Therefore, if you want to use any of the more fancy table formatting, you must first turn on the Convert Table to Graphic checkbox in the Modify dialog box. This way, XPress exports your table as a picture (typically a GIF image) instead of an HTML table. If you turn your print layout into a Web layout, QuarkXPress turns this checkbox on by default.

  • + Share This
  • 🔖 Save To Your Account

Peachpit Promotional Mailings & Special Offers

I would like to receive exclusive offers and hear about products from Peachpit and its family of brands. I can unsubscribe at any time.


Pearson Education, Inc., 221 River Street, Hoboken, New Jersey 07030, (Pearson) presents this site to provide information about Peachpit products and services that can be purchased through this site.

This privacy notice provides an overview of our commitment to privacy and describes how we collect, protect, use and share personal information collected through this site. Please note that other Pearson websites and online products and services have their own separate privacy policies.

Collection and Use of Information

To conduct business and deliver products and services, Pearson collects and uses personal information in several ways in connection with this site, including:

Questions and Inquiries

For inquiries and questions, we collect the inquiry or question, together with name, contact details (email address, phone number and mailing address) and any other additional information voluntarily submitted to us through a Contact Us form or an email. We use this information to address the inquiry and respond to the question.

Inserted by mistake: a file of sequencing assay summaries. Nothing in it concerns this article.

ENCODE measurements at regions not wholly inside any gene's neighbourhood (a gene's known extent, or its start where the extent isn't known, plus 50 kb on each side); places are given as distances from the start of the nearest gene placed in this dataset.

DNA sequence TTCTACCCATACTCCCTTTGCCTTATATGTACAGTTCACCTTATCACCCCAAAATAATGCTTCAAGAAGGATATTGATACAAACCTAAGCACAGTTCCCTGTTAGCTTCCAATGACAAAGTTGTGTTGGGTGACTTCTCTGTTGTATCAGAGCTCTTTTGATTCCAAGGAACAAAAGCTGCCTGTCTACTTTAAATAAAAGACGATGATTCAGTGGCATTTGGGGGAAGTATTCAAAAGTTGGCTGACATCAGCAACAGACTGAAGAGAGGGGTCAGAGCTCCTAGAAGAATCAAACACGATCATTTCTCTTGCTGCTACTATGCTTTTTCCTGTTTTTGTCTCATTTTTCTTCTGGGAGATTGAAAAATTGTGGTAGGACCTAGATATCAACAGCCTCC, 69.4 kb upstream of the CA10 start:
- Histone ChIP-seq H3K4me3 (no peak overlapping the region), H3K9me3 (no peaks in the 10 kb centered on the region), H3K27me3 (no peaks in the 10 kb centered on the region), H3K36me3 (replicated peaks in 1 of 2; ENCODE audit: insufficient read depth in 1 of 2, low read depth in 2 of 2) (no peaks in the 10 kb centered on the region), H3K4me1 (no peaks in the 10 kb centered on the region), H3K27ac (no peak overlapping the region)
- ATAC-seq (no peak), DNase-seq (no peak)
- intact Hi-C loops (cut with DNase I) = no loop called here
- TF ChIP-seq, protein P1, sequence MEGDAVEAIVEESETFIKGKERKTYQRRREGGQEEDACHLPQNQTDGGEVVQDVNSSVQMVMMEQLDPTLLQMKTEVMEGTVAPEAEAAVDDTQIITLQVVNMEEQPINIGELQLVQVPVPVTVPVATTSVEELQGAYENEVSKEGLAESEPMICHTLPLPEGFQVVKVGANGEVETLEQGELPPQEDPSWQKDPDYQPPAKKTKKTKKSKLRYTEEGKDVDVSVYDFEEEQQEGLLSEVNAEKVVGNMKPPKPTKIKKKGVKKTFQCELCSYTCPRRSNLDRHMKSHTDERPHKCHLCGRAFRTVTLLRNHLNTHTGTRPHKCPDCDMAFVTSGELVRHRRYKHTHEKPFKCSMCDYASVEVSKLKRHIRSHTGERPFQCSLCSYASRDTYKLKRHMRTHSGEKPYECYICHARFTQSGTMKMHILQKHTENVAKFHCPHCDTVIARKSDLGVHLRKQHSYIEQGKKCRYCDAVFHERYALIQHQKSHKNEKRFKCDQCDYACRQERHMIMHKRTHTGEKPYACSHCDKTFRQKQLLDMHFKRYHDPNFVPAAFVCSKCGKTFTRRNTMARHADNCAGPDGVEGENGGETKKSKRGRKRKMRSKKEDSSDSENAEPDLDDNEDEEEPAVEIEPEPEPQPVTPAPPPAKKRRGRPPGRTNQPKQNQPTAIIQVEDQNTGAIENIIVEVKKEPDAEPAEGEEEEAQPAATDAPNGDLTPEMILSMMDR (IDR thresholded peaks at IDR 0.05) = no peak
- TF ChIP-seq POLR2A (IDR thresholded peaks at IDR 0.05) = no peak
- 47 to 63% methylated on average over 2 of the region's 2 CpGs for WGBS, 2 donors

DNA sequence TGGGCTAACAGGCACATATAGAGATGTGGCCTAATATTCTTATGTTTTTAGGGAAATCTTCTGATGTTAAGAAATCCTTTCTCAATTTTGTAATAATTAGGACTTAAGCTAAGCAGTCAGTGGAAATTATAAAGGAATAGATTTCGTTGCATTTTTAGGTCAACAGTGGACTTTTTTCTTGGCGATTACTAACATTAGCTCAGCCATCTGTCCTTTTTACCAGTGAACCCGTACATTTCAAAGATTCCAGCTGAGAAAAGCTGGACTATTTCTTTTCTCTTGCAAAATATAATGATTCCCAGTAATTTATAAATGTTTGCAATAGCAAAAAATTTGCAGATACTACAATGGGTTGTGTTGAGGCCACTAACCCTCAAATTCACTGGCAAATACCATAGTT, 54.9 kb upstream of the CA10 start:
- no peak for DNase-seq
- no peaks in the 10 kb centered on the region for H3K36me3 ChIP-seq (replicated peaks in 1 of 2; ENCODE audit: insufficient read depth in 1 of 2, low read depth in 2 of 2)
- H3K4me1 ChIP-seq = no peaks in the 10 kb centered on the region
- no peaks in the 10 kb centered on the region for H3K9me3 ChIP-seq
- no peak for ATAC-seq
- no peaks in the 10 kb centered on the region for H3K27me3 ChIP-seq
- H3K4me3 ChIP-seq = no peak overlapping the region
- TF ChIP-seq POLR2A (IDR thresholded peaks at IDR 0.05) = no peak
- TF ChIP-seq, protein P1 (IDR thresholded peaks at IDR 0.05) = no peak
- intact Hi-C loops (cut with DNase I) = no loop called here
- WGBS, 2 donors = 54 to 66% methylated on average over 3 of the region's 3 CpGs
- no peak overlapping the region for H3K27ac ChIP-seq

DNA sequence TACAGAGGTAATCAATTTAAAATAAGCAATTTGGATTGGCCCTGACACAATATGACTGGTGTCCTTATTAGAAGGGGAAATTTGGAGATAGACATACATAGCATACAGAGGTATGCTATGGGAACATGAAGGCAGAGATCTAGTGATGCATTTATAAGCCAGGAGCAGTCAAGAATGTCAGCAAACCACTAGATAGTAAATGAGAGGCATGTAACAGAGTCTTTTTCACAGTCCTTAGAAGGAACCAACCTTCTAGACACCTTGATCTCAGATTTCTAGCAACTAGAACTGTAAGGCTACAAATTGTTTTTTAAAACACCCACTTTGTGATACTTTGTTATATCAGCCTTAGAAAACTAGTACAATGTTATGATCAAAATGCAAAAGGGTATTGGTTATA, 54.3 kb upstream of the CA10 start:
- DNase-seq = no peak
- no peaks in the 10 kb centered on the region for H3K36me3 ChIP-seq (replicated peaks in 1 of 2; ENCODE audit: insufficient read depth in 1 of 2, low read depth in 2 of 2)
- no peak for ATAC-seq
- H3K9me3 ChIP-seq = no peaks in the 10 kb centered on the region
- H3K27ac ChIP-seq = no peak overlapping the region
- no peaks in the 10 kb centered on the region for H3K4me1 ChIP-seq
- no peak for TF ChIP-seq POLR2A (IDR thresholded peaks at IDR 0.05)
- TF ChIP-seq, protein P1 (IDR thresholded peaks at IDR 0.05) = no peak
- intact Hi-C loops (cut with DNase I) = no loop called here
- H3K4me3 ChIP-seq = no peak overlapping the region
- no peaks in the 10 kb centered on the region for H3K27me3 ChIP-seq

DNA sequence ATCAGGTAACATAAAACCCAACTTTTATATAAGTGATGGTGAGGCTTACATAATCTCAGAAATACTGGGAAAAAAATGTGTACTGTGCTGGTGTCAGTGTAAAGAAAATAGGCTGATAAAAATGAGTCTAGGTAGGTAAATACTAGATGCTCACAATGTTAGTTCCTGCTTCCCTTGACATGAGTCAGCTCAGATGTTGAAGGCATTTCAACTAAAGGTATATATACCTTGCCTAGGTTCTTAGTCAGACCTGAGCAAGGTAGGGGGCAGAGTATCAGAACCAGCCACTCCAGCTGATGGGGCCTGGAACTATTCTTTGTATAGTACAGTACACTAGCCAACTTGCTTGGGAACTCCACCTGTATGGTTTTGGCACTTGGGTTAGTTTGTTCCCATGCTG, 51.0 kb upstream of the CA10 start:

Online Store

For orders and purchases placed through our online store on this site, we collect order details, name, institution name and address (if applicable), email address, phone number, shipping and billing addresses, credit/debit card information, shipping options and any instructions. We use this information to complete transactions, fulfill orders, communicate with individuals placing orders or visiting the online store, and for related purposes.


Pearson may offer opportunities to provide feedback or participate in surveys, including surveys evaluating Pearson products, services or sites. Participation is voluntary. Pearson collects information requested in the survey questions and uses the information to evaluate, support, maintain and improve products, services or sites; develop new products and services; conduct educational research; and for other purposes specified in the survey.

Contests and Drawings

Occasionally, we may sponsor a contest or drawing. Participation is optional. Pearson collects name, contact information and other information specified on the entry form for the contest or drawing to conduct the contest or drawing. Pearson may collect additional personal information from the winners of a contest or drawing in order to award the prize and for tax reporting purposes, as required by law.


If you have elected to receive email newsletters or promotional mailings and special offers but want to unsubscribe, simply email

Service Announcements

On rare occasions it is necessary to send out a strictly service related announcement. For instance, if our service is temporarily suspended for maintenance we might send users an email. Generally, users may not opt-out of these communications, though they can deactivate their account information. However, these communications are not promotional in nature.